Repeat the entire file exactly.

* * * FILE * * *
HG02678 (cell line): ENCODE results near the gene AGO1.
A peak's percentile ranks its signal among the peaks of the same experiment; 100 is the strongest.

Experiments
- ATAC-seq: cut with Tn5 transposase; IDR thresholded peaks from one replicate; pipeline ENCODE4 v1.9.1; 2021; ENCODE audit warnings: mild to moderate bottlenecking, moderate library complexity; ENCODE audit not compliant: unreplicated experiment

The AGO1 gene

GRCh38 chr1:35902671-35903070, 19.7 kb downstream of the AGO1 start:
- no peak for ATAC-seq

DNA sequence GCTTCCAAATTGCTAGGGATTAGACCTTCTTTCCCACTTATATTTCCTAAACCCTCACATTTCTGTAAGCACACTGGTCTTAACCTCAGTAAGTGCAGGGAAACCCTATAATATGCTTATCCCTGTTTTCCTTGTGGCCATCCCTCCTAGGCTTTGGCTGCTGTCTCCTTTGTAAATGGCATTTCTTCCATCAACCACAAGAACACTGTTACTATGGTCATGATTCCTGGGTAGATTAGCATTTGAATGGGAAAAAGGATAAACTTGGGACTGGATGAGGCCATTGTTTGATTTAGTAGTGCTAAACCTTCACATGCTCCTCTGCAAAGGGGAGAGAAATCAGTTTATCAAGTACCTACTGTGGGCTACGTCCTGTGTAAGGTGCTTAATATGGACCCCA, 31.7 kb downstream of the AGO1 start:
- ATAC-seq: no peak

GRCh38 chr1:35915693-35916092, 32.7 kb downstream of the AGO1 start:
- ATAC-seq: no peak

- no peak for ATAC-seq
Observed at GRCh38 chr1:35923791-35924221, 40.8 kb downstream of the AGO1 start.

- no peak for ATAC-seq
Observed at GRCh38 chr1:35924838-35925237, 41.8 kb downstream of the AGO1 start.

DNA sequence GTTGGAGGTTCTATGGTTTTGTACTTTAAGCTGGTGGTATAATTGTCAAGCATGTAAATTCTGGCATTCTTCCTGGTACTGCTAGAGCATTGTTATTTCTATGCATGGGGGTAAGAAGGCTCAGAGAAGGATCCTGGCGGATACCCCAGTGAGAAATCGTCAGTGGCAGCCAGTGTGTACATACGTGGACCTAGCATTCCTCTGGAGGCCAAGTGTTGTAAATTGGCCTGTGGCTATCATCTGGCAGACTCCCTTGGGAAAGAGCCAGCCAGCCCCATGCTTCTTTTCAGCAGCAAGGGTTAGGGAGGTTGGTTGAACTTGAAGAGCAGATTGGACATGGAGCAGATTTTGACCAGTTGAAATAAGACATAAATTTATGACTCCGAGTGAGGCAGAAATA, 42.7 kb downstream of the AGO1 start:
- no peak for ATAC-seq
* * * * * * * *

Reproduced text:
HG02678 (cell line): ENCODE results near the gene AGO1.
A peak's percentile ranks its signal among the peaks of the same experiment; 100 is the strongest.

Experiments
- ATAC-seq: cut with Tn5 transposase; IDR thresholded peaks from one replicate; pipeline ENCODE4 v1.9.1; 2021; ENCODE audit warnings: mild to moderate bottlenecking, moderate library complexity; ENCODE audit not compliant: unreplicated experiment

The AGO1 gene

GRCh38 chr1:35902671-35903070, 19.7 kb downstream of the AGO1 start:
- no peak for ATAC-seq

DNA sequence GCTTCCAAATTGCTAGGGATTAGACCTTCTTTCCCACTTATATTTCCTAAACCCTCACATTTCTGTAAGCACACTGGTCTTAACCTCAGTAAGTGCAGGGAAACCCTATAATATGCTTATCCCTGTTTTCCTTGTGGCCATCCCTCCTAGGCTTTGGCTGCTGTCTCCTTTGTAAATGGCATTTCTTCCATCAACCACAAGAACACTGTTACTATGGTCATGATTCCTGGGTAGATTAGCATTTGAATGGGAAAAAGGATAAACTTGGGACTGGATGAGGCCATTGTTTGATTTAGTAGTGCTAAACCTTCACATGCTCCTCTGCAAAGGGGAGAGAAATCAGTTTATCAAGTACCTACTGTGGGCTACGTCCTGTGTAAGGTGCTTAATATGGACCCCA, 31.7 kb downstream of the AGO1 start:
- ATAC-seq: no peak

GRCh38 chr1:35915693-35916092, 32.7 kb downstream of the AGO1 start:
- ATAC-seq: no peak

- no peak for ATAC-seq
Observed at GRCh38 chr1:35923791-35924221, 40.8 kb downstream of the AGO1 start.

- no peak for ATAC-seq
Observed at GRCh38 chr1:35924838-35925237, 41.8 kb downstream of the AGO1 start.

DNA sequence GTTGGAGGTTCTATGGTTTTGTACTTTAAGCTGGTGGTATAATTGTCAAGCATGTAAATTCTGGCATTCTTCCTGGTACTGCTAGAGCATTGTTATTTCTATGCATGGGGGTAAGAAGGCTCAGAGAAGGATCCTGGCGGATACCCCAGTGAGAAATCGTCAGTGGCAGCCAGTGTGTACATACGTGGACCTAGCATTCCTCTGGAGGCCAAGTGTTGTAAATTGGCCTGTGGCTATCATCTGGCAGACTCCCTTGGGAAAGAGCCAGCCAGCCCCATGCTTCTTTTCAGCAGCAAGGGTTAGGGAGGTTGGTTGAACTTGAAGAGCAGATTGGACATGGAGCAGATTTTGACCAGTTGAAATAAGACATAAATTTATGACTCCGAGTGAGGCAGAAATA, 42.7 kb downstream of the AGO1 start:
- no peak for ATAC-seq